Patients received a standard clinical examination and answered a comprehensive questionnaire at baseline, 6 weeks, 6 months and 1 year. Treatment followed practice as usual, without any pre-allocation or randomization. The conservative management consisted of a brief cognitive intervention, activity guidance during the acute phase and physiotherapy. The choice of additional surgical treatment was made at the discretion of each physician/surgeon. All participants received written information and signed an informed consent form. The study was approved by the Norwegian Regional Committee for Medical Research Ethics (South-East) and the Norwegian Social Science Data Services.
Patient-reported outcome measures
Pain severity was assessed by a numeric rating scale for leg pain with endpoints no pain (0) and worst possible pain (10). Duration of present pain prior to inclusion was recorded in weeks. Smoking status was recorded as smoker or non-smoker. Back pain-related disability was assessed using the Oswestry Disability Index (ODI) [25, 26] including 10 areas of pain and daily activities (pain intensity, personal hygiene, lifting, walking, sitting, standing, sleeping, sexual activity, social activity and travelling) with a total score range of 0–100. A higher score indicates greater disability. Anxiety and depression were assessed using the Hopkins Symptom Checklist-25 (HSCL-25) , a shortened version of the HSCL questionnaire , which includes 10 items to assess anxiety and 15 items to assess depression. Each item has four response categories ranging from not at all (1) to extremely (4), referring to symptoms during the previous week. The score is calculated as the mean of the completed items.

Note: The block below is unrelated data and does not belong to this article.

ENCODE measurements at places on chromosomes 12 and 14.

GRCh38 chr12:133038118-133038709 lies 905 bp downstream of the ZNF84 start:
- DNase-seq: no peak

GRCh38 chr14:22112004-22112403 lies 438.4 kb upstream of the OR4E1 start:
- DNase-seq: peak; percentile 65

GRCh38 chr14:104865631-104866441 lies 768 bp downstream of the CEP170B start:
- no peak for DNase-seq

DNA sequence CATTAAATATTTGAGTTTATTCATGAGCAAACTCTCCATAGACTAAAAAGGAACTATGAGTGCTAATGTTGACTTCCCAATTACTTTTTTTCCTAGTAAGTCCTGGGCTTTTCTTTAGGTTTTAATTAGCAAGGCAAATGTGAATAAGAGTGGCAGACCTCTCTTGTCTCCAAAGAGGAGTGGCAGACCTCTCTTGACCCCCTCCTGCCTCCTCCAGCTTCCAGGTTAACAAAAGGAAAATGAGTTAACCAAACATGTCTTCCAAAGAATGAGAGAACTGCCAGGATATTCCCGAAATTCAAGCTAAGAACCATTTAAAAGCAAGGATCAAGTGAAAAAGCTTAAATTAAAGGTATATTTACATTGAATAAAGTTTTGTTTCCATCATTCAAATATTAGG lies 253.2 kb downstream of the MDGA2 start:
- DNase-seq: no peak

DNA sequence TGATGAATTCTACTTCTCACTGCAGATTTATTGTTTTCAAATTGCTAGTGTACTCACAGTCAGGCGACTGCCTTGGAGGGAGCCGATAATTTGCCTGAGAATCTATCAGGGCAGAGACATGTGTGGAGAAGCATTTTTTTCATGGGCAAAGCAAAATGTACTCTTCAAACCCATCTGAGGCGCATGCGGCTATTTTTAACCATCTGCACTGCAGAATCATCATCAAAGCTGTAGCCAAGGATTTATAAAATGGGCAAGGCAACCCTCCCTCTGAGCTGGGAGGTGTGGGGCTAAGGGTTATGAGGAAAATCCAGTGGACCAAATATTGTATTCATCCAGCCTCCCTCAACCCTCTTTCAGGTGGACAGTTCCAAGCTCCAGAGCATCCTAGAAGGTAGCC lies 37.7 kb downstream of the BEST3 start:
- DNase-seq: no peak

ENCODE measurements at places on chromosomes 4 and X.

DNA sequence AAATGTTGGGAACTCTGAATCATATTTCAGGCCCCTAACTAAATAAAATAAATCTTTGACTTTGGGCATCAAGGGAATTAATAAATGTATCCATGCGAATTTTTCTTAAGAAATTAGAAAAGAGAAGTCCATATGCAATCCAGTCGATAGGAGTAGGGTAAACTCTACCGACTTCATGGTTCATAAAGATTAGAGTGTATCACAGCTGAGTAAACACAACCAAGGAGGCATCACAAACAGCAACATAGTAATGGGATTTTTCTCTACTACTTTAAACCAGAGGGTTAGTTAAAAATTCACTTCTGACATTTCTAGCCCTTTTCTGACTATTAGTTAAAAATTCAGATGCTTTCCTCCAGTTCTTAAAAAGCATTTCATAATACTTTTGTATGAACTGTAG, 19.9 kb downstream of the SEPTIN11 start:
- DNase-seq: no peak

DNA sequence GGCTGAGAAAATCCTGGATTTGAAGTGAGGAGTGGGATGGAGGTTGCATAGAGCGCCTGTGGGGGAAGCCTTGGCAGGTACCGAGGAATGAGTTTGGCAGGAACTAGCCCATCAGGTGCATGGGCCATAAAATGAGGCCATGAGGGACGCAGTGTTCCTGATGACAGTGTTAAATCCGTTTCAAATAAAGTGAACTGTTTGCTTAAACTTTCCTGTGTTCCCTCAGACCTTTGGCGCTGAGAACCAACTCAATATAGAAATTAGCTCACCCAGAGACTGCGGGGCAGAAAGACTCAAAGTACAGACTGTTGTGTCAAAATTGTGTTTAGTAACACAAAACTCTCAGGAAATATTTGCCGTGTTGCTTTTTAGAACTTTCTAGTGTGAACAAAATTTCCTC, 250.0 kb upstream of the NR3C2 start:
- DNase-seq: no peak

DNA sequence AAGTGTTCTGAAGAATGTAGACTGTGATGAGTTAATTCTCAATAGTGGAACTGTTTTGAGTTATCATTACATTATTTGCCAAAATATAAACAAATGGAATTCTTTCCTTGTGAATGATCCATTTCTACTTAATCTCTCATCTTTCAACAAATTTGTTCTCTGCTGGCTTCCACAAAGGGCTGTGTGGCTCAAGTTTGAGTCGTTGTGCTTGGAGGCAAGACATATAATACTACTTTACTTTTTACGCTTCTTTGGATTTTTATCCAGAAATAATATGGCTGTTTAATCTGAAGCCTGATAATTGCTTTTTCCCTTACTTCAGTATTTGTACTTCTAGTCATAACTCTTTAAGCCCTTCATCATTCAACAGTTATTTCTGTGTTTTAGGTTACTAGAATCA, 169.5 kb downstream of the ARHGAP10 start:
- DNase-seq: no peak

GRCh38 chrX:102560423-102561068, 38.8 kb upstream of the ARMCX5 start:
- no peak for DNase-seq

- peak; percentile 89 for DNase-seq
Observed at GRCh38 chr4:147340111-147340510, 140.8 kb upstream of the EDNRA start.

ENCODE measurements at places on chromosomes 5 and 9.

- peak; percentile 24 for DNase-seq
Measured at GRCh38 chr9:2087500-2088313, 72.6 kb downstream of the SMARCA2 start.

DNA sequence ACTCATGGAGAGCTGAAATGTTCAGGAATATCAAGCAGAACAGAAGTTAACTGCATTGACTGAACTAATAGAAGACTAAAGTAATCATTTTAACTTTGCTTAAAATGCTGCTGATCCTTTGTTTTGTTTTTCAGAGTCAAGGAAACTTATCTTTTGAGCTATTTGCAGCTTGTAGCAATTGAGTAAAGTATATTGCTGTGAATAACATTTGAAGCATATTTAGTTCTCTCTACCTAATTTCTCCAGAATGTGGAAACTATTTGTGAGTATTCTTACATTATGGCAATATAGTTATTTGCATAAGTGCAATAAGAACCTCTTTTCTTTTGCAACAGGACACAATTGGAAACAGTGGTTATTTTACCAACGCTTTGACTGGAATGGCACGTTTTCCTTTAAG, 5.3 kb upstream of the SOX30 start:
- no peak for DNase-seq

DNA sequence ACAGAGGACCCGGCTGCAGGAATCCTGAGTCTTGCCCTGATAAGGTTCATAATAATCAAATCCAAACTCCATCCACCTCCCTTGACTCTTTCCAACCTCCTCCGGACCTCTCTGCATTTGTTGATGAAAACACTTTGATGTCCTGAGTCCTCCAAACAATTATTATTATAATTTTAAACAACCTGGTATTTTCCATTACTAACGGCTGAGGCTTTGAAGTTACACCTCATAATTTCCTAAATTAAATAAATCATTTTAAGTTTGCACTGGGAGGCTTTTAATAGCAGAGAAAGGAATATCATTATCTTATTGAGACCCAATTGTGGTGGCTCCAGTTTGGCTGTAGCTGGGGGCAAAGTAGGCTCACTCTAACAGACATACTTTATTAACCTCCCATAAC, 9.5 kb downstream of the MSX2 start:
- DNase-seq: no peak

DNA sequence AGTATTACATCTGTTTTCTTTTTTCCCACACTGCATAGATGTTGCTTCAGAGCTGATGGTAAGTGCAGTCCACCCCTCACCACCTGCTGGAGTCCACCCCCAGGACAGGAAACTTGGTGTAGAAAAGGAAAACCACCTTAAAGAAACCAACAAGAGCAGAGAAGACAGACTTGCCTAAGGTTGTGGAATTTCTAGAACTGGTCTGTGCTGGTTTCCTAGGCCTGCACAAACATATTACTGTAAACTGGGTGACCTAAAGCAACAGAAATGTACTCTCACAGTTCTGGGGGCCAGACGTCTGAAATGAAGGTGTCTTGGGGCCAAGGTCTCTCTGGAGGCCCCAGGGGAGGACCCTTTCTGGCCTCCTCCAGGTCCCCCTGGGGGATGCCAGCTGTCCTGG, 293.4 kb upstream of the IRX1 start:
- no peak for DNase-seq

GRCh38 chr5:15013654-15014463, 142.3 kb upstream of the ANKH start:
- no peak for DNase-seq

MicroRNA (miR) expression
Venous blood was collected and kept on ice for 45 min. After centrifugation at 2000×g and 4 °C and for 10 min, the supernatant serum was collected and stored in aliquots at − 80 °C until further analysis. Samples with visible haemolysis were excluded. Total small RNAs were extracted from 200 μL serum using the miRNeasy serum plasma isolation kit (Qiagen, Hilden, Germany) according to the manufacturer’s protocol. Synthetic C. elegans (C) miR-39-3p (Qiagen, Hilden, Germany) was spiked-in at a final concentration of 1.6 × 108 copies/μL after the initial denaturation, prior to extraction, to correct the extraction efficiency. The total RNA was eluted in 14 μL of RNase-free water. A fixed volume of 7 μL of eluate was used as input for the cDNA synthesis. RNA was converted to cDNA using the qScript™ microRNA cDNA synthesis kit (Quanta Biosciences, Gaithersburg, MD). qPCR was performed with PerfeCta® SYBR® Green Supermix on an Applied Biosystems (Foster City, CA) 7900 Real Time PCR System with the following conditions: 95 °C for 2 min, followed by 40 cycles at 95 °C for 5 s, 60 °C for 15 s and 70 °C for 15 s. MicroRNA expression levels were normalized to the mean of spiked-in miR C-miR-39 and presented as 2−ΔCt values.